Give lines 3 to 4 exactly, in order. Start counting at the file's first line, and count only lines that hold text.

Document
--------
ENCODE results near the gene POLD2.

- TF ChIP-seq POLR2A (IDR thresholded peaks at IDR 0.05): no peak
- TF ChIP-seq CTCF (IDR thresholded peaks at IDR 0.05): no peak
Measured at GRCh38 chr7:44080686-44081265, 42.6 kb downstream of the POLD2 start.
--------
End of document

- TF ChIP-seq CTCF (IDR thresholded peaks at IDR 0.05): no peak
Measured at GRCh38 chr7:44080686-44081265, 42.6 kb downstream of the POLD2 start.